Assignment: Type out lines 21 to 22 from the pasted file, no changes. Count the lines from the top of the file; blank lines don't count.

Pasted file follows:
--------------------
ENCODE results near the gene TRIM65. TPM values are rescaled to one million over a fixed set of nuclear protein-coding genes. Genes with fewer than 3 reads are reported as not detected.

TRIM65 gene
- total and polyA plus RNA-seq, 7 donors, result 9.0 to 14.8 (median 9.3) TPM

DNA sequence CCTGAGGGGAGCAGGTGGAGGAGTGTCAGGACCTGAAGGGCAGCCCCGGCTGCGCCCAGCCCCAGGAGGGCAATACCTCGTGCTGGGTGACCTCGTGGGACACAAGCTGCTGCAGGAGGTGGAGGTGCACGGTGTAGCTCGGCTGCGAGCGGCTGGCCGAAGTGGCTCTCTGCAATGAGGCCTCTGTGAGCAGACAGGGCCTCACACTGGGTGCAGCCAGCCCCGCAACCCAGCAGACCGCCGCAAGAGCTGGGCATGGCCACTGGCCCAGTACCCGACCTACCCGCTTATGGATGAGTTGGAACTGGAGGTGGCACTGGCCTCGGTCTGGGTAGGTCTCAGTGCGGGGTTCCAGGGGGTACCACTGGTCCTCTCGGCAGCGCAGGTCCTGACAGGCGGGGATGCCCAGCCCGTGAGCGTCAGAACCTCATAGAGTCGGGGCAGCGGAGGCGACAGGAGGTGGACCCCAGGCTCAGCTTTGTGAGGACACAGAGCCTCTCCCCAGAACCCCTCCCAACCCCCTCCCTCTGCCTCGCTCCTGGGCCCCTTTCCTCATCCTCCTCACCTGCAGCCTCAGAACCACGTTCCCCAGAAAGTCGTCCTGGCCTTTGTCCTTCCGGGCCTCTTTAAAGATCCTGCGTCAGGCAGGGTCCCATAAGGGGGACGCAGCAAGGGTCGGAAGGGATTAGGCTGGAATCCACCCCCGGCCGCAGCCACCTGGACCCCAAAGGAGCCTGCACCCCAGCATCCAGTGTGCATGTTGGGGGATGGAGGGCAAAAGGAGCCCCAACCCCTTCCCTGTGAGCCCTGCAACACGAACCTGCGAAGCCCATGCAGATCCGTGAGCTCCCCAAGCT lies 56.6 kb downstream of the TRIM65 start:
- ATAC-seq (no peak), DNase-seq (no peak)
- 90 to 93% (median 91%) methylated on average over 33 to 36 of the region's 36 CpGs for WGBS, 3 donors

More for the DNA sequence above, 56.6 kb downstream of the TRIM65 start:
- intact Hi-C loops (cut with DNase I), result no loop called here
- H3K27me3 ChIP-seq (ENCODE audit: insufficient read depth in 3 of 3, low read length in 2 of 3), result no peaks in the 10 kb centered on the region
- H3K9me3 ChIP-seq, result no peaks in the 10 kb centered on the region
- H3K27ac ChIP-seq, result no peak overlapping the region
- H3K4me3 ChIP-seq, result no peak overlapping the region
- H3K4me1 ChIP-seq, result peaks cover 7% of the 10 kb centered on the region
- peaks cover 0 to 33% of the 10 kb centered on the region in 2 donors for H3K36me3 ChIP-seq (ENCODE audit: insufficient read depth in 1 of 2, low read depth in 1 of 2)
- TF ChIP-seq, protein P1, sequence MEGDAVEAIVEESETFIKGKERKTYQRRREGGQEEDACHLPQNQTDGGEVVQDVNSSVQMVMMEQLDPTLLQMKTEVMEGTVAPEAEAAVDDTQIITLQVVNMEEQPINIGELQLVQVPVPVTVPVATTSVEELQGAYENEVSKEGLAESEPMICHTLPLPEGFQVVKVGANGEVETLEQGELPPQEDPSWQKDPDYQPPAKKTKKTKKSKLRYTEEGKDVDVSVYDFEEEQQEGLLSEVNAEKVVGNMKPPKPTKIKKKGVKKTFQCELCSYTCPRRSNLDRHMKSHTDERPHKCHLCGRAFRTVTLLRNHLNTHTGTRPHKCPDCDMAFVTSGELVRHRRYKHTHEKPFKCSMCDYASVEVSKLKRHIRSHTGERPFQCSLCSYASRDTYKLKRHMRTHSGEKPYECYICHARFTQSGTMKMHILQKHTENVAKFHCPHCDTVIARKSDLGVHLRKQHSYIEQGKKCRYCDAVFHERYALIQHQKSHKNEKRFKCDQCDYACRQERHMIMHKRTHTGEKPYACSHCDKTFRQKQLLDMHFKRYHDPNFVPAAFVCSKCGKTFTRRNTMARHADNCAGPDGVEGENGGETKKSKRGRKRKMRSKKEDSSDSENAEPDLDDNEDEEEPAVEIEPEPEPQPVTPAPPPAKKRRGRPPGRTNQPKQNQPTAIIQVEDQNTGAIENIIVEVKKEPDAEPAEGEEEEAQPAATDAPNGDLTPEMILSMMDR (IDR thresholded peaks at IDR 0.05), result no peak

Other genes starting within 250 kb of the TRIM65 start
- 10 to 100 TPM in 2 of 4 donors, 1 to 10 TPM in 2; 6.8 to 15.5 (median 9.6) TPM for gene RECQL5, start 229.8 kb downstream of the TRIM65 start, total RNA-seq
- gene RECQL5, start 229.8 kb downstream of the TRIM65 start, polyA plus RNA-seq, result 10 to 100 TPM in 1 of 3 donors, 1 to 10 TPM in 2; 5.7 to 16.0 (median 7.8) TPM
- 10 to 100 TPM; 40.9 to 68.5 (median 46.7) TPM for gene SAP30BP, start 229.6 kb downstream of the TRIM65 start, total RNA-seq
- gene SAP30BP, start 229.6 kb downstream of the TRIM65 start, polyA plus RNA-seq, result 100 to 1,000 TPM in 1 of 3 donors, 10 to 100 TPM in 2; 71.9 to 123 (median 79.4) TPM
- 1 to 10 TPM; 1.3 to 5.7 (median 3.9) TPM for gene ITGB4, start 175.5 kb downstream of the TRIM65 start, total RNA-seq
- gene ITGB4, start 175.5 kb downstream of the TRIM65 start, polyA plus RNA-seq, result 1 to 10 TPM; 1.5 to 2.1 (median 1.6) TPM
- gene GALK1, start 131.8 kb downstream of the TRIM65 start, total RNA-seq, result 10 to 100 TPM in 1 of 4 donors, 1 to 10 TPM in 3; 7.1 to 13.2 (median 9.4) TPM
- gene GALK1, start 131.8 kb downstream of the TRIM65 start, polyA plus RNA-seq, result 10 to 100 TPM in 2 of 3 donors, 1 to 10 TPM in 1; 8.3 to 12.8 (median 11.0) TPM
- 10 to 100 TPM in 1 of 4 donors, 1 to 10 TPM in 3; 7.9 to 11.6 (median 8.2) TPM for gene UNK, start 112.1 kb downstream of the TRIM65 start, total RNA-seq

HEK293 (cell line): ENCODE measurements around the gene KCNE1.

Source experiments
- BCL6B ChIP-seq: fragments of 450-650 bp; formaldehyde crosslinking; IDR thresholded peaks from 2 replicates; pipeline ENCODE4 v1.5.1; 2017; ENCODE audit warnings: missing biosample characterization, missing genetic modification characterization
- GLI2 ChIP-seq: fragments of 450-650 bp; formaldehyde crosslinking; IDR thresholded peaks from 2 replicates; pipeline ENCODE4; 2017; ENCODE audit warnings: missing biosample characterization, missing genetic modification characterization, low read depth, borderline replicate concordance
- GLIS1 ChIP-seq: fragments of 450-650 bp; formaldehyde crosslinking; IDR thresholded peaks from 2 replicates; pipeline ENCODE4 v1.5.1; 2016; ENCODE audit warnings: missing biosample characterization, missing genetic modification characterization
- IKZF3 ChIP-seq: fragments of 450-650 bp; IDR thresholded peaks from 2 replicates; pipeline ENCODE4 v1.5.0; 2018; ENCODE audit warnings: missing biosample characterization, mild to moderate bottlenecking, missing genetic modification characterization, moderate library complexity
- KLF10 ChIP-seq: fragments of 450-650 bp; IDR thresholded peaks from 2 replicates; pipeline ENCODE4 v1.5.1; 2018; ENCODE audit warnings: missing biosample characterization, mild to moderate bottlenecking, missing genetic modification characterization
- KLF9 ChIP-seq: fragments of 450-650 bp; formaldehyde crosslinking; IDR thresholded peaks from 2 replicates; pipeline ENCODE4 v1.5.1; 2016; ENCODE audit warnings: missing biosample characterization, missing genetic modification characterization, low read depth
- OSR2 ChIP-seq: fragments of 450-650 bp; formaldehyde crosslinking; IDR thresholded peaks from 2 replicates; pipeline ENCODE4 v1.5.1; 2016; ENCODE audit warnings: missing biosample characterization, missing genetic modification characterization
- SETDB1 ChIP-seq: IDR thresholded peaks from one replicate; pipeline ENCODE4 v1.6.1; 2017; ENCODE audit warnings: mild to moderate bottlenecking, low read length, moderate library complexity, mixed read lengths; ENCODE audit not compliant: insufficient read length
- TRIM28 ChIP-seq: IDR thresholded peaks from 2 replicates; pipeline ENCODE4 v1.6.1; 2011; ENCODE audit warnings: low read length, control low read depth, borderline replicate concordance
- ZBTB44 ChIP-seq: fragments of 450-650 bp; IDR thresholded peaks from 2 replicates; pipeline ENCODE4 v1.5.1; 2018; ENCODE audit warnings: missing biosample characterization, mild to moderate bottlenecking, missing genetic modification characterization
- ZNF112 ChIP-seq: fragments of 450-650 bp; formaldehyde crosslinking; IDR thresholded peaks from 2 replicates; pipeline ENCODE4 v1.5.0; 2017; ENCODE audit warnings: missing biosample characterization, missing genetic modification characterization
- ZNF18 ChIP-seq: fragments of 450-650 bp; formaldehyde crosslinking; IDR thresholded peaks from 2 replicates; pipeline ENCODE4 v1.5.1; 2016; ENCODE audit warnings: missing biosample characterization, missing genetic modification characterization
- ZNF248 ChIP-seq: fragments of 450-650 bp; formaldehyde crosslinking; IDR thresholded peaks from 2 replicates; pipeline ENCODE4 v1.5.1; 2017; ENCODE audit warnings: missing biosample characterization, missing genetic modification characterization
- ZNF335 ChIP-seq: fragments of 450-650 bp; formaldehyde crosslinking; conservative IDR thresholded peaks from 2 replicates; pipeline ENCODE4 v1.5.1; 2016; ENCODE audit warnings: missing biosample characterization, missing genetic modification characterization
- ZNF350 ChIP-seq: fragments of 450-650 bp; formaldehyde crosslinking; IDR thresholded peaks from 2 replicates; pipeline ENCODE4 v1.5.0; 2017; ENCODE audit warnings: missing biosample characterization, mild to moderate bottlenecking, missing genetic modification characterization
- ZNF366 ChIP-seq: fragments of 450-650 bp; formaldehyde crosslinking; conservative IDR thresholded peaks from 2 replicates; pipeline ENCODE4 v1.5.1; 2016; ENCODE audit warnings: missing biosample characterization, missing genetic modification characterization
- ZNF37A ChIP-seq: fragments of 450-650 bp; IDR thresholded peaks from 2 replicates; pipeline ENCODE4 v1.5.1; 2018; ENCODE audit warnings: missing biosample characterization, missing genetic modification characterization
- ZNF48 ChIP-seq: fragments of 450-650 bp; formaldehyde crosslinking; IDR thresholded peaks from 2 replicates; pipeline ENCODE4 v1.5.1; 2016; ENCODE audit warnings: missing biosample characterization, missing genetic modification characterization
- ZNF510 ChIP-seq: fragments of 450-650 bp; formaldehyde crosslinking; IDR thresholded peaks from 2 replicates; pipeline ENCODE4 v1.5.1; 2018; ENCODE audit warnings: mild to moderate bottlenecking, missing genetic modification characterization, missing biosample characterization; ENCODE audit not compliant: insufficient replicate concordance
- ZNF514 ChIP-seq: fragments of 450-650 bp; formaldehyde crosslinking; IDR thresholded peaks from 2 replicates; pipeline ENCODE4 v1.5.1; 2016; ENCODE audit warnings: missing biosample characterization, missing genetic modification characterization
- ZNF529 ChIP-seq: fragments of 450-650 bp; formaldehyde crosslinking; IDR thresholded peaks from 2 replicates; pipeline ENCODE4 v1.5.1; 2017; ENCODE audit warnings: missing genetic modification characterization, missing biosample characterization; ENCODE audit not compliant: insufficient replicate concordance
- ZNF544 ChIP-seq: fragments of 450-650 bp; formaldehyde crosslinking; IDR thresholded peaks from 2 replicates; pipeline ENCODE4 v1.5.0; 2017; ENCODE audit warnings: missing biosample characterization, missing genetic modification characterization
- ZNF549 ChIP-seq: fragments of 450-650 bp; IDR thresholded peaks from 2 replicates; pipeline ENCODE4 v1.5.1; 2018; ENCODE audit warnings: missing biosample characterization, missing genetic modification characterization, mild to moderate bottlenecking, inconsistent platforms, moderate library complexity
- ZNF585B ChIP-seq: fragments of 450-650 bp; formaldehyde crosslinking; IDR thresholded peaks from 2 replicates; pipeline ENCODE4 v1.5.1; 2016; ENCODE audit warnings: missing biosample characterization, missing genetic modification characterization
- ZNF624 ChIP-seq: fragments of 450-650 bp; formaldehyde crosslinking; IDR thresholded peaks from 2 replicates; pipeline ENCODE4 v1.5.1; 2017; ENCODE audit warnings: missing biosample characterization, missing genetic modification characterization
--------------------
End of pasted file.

- 1 to 10 TPM; 1.3 to 5.7 (median 3.9) TPM for gene ITGB4, start 175.5 kb downstream of the TRIM65 start, total RNA-seq
- gene ITGB4, start 175.5 kb downstream of the TRIM65 start, polyA plus RNA-seq, result 1 to 10 TPM; 1.5 to 2.1 (median 1.6) TPM